Enter the calming corner! Or for older students, you can have them come up with a name they like, like Zen Den, Chill Space, or “Check Yo’ Self Before You Wreck Yo’ Self” space (a real name high schoolers came up with that I love).
This is a space for calm. It’s not a place for reward or punishment. It is just a space to be safe with your emotions–positive or negative. You probably have a space like this in your life–a favorite chair to read in, a place in nature, a quiet spot in your home. You might go there to take a personal space break to reboot. That’s what the calming corner can be for your students.
But first, do you find this space calming???
How about this space? Better???
The idea is to have activities that students can do when they are having a hard time.
Some easy ones for littles (TK-5): reading, coloring, listening to music or audiobooks, playing with stress balls and sensory tools, and activities where they can identify and label their feelings like feelings cards, posters with faces and labels of feeling words, books about feelings, etc.
Some easy ones for older students (middle and high school): reading, coloring (yes, older kids still like coloring!), playing with stress balls and sensory tools, listening to music or audiobooks, and activities where they can process their feelings like journaling or doing guided meditations/ mindfulness practices.
It’s worth noting that the more you can empower your students to be thought-partners about what should be in the calming corner, when they can use it, what are the expectations for how long to use it, how do you transition in and out of it, what the theme should be, etc., the more successful it will be because they will take ownership and pride in the space.
For more ideas, check out my Pinterest board of Calming Corners and Zen Dens here!
3) Build in Connection in Your Routines
Building physical spaces is a great starting point for emotional regulation and executive functioning. Building safe psychological spaces is even more important! That all starts with connection.
At the beginning of the year, there’s ample opportunities to do icebreakers, name games, and getting-to-know-you activities.
But what about building in rituals and routines for building genuine moments of connection throughout the year? Here’s a few ideas for ongoing rapport building with students:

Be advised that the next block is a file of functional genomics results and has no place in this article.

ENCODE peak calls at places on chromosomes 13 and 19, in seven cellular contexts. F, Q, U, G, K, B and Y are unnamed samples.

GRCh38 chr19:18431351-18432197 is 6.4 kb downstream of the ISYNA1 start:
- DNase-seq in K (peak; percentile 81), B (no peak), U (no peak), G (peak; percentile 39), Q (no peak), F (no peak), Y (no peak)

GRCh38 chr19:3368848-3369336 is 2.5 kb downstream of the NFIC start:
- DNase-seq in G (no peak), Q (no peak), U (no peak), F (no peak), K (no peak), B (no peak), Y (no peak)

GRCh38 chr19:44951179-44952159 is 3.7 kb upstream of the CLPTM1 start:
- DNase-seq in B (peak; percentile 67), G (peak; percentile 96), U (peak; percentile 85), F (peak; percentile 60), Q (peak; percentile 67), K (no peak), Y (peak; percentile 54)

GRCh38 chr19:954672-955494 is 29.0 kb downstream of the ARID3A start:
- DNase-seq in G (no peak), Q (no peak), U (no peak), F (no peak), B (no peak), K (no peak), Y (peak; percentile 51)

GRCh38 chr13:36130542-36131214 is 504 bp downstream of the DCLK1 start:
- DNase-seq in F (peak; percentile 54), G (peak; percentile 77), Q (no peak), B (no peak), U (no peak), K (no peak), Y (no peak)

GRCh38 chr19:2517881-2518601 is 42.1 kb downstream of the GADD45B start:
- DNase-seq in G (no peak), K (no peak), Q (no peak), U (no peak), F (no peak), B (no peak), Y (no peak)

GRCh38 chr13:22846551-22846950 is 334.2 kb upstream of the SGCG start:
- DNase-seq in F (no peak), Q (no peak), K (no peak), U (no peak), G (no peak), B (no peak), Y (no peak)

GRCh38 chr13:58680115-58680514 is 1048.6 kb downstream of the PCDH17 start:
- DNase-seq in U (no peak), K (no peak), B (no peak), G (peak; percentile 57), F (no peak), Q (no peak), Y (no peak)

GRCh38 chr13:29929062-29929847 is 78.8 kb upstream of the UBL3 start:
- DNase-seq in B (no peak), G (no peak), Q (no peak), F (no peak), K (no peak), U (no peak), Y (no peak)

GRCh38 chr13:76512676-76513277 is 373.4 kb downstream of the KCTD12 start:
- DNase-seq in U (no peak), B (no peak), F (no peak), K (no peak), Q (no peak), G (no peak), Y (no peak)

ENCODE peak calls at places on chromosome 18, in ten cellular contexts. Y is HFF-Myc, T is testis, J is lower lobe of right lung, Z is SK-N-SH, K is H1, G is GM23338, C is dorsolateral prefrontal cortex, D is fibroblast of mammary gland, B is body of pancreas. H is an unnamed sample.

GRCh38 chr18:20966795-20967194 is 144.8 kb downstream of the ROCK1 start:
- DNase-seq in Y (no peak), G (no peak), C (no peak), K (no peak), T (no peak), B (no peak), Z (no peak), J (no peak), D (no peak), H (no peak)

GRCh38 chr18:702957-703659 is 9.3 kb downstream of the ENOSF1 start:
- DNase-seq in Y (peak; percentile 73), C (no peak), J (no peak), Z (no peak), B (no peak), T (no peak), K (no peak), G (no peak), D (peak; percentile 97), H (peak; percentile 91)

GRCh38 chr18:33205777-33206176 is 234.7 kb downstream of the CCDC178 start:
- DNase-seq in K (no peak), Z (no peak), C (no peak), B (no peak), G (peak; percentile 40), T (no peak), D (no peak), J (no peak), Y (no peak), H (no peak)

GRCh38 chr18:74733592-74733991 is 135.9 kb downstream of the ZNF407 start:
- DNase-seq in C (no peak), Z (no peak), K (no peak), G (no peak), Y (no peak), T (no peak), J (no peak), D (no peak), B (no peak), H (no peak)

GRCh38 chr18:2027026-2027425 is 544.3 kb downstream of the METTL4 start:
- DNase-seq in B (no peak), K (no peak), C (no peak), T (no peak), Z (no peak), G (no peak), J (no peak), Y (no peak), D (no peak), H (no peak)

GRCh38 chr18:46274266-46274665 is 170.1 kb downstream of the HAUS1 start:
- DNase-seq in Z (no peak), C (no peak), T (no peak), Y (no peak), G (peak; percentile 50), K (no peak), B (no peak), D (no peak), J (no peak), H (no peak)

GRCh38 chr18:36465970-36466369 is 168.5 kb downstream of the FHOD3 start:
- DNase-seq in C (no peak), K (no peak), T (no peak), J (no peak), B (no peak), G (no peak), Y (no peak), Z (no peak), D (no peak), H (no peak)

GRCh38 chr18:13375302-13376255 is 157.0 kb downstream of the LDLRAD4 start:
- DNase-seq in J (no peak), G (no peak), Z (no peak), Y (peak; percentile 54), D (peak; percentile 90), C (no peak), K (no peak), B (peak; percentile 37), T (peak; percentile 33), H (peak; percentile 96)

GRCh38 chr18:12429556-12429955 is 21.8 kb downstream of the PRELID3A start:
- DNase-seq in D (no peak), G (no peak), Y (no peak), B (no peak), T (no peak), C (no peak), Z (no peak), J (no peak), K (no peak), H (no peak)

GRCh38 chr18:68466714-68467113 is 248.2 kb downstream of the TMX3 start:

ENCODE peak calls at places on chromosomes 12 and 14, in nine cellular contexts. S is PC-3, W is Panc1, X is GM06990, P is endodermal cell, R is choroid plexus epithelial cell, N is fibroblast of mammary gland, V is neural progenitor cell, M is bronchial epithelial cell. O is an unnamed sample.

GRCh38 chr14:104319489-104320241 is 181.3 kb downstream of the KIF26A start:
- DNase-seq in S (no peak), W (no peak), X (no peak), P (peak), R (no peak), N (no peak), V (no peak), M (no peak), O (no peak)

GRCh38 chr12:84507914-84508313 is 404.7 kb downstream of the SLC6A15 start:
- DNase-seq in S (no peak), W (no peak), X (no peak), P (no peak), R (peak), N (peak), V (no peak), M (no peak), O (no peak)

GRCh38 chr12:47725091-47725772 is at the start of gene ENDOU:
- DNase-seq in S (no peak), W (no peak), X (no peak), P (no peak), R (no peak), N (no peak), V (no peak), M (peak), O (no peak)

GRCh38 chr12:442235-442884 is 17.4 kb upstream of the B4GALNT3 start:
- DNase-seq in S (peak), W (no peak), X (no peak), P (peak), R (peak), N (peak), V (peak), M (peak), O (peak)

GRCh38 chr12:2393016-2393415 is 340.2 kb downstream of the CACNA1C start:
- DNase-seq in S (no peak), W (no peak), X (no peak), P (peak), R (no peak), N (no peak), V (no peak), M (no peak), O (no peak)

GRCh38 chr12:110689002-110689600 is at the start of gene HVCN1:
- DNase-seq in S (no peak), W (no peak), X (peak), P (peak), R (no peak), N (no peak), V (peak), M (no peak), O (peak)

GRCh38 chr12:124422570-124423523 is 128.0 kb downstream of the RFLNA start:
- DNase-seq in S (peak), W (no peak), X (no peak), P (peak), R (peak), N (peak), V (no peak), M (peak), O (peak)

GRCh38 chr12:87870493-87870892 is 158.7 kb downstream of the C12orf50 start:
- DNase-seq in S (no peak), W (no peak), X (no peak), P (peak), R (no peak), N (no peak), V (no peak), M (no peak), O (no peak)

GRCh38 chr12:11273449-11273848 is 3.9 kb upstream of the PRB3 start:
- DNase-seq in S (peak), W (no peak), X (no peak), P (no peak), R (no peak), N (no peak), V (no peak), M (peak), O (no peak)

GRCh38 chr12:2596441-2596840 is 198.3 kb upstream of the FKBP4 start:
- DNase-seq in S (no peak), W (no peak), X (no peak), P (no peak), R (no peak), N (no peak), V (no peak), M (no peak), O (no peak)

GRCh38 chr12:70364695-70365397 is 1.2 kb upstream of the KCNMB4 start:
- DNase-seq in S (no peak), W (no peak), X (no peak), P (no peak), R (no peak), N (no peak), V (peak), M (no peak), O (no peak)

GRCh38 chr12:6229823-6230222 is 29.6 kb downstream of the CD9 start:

- Build in questions to your attendance taking routine. Instead of reading student names and having them say “here” ask a question (e.g. what’s your favorite ice cream flavor? What superpower do you wish you had? Do you have a pet?)
- For older students, create a Google form and send weekly or monthly with questions like, “How do you feel about being in my class?” “What is one thing you wish I knew about you as a learner?” or “What do you want to improve on this month?”
- Do a “post it interview” where you put a question on the board like “What is one thing you are looking forward to this week” and have students put their post it answer on the board.
- Create an affirmations mirror when they can enter the classroom and share a strength they have (e.g. I am a kind friend, I am a musician, I am a snappy dresser…anything! Like this amazing teacher:
And perhaps my all time favorite, for those students who present challenging behavior in your class (for the quiet student who may be struggling), try the 2 x 10 technique. For 10 school days, for just 2 minutes, have a quick check in where you talk about ANYTHING BUT THE BEHAVIOR. Ask about non-threatening topics like their weekend, pets, hobbies, interests, or upcoming activities. Find a time that works for both you and the student and let them know you want to get to know them better, so you’re going to chat for just 2 minutes a day (and they’re not in “trouble”).
These brief, positive, genuine moments of connection can help reset your relationship with a student. Studies with diverse groups of students have found that students describe good teachers as those who listen and take a personal interest in students’ lives. Subsequently, positive teacher-student relationship has been shown to boost engagement and motivation to learn. It also can provide you with some joyful moments with kids in your busy day!
4) Take “Adult Recess”
Let me ask you this: If you have a student who is dysregulated–either too hyped up/anxious or too lethargic–would you advise them to stay in for recess or work through a break? I don’t think so! And yet, as adults, we don’t always take needed breaks when we need to be more regulated emotionally or energetically.